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Workplace Literacy Matters – Assessing Skills (Part 1)

July 13, 2023

By Linda Olejniczak, courtesy of SBAM-approved partner ASE

Workplace literacy refers to the fundamental skills employees need to have to fulfill their work functions and manage the demands of their jobs. Don’t assume great conversation skills equal reading and writing levels. That employee may hardly be able write their name or read a simple sentence.

Many adults who lack literacy skills have spent years learning how to compensate for the deficiency. They may make simple excuses like, “I’m sorry, I forgot my reading glasses.” Or “I’m in a hurry today; I’ll read this when I get home.” And you may never realize that they are unable to read or write.

Begin to support your employees with low literacy levels by implementing these strategies.

  • Assess literacy levels: This can be done through informal conversations, assessments, or working with educational institutions or organizations that specialize in adult literacy.
  • Provide literacy training programs: Offer literacy training programs either internally or in collaboration with external partners such as community colleges, adult education centers, or literacy organizations.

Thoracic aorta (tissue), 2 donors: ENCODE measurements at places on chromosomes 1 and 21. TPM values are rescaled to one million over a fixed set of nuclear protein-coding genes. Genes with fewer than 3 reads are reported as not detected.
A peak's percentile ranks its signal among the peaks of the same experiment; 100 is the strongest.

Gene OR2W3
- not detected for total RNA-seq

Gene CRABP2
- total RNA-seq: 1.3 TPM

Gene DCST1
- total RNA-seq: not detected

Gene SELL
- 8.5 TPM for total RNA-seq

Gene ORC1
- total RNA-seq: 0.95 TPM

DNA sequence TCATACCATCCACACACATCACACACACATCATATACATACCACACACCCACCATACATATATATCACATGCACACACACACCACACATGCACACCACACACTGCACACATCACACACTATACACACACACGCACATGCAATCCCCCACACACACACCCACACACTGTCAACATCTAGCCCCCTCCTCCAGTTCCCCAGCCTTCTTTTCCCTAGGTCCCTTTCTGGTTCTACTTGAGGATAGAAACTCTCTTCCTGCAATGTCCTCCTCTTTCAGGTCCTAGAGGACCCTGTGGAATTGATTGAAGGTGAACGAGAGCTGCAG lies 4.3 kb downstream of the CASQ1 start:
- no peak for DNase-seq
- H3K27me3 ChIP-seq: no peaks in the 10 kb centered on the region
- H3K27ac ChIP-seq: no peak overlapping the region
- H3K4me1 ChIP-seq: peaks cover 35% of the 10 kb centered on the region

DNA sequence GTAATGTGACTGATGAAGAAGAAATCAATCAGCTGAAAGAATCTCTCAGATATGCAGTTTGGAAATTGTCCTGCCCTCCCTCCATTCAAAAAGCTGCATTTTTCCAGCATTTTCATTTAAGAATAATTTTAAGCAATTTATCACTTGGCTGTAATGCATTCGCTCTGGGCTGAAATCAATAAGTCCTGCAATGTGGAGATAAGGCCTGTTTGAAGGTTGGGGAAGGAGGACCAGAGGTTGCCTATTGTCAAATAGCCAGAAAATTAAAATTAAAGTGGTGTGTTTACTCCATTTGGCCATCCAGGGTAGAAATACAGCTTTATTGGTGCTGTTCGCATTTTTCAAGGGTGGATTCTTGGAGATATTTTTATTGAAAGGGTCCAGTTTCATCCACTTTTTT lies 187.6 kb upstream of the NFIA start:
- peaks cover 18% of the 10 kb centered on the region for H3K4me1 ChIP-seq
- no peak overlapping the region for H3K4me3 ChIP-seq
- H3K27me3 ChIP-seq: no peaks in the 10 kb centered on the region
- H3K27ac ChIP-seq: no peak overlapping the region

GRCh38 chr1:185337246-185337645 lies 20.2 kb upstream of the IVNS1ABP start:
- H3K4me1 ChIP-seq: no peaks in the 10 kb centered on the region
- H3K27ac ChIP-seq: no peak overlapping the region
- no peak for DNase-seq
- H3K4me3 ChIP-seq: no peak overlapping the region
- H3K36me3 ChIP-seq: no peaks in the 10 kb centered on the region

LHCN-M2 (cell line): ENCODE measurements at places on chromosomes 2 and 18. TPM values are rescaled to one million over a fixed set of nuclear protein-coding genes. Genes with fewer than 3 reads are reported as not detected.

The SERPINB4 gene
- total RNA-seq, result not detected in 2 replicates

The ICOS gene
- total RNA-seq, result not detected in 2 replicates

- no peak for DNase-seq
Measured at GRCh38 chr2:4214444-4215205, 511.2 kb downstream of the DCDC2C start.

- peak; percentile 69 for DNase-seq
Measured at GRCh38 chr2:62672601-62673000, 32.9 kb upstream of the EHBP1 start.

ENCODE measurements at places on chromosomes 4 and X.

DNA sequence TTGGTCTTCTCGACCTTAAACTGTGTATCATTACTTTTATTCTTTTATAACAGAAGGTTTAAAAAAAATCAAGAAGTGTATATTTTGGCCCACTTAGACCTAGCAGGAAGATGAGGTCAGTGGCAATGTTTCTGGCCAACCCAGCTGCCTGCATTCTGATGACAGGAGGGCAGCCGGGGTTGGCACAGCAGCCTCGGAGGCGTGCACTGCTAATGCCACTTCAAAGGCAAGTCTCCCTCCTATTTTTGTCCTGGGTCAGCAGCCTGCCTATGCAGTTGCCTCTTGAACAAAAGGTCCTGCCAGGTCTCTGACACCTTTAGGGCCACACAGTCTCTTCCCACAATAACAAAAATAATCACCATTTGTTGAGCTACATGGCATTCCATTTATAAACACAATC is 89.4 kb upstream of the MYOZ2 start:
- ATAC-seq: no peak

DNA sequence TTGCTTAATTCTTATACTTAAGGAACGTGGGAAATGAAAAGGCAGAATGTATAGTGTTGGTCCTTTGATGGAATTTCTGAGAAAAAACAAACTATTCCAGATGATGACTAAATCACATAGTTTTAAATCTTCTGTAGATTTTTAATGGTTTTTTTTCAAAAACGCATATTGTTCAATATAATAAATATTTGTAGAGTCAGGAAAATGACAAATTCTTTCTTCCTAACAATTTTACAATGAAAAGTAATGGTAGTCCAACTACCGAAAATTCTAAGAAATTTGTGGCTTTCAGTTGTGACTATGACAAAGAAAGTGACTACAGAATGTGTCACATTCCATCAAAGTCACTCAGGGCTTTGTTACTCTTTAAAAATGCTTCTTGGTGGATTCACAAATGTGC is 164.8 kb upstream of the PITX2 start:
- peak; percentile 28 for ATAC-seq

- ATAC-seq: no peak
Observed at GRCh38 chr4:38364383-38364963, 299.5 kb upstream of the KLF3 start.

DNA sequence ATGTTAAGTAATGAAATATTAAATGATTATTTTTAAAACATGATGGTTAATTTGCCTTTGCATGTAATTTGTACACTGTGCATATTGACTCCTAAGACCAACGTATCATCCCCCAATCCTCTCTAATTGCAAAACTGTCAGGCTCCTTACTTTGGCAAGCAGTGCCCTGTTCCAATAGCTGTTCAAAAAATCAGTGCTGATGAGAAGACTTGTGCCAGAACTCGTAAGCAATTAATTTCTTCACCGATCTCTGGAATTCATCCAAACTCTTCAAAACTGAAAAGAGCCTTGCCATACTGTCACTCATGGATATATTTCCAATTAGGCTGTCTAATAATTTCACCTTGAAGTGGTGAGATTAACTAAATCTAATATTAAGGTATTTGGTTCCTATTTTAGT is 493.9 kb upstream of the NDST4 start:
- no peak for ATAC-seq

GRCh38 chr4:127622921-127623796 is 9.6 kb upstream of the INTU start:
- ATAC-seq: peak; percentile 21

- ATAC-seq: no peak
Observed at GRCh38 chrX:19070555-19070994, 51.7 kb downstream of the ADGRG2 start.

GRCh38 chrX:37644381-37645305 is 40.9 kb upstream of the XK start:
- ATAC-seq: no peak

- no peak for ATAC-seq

• Create a safe and supportive environment: Foster a safe and supportive environment where employees feel comfortable disclosing their literacy challenges. Encourage open communication and assure them that seeking help and improving their skills is welcomed and supported.
  • Offer one-on-one coaching, tutoring, or mentors: Provide individualized support by assigning a mentor or coach to work closely with employees who have low literacy levels. The mentor can provide additional guidance, support, and tailored assistance to help them improve their skills.
  • Provide accessible resources: This includes using plain language in written materials, offering visual aids, and providing audio or video resources to complement written instructions or training materials.
  • Offer digital literacy training: Provide training programs to help employees develop basic digital literacy skills, such as using email, word processing software, and navigating online platforms.
  • Celebrate progress and achievements: Recognize and celebrate the progress made by employees who are working on improving their literacy skills. Positive reinforcement and acknowledgment of their efforts can boost motivation and self-confidence.

If you’re not assessing literacy skills or actively working on developing your employees’ literacy skills, you may be setting yourself up for increased problems. Low literacy skills can lead to an increase in safety incidents, major errors, or an inability to complete basic job functions.

Each employee is unique. It’s important to approach literacy support with empathy, patience, and a willingness to adapt your strategies to best meet their individual needs.

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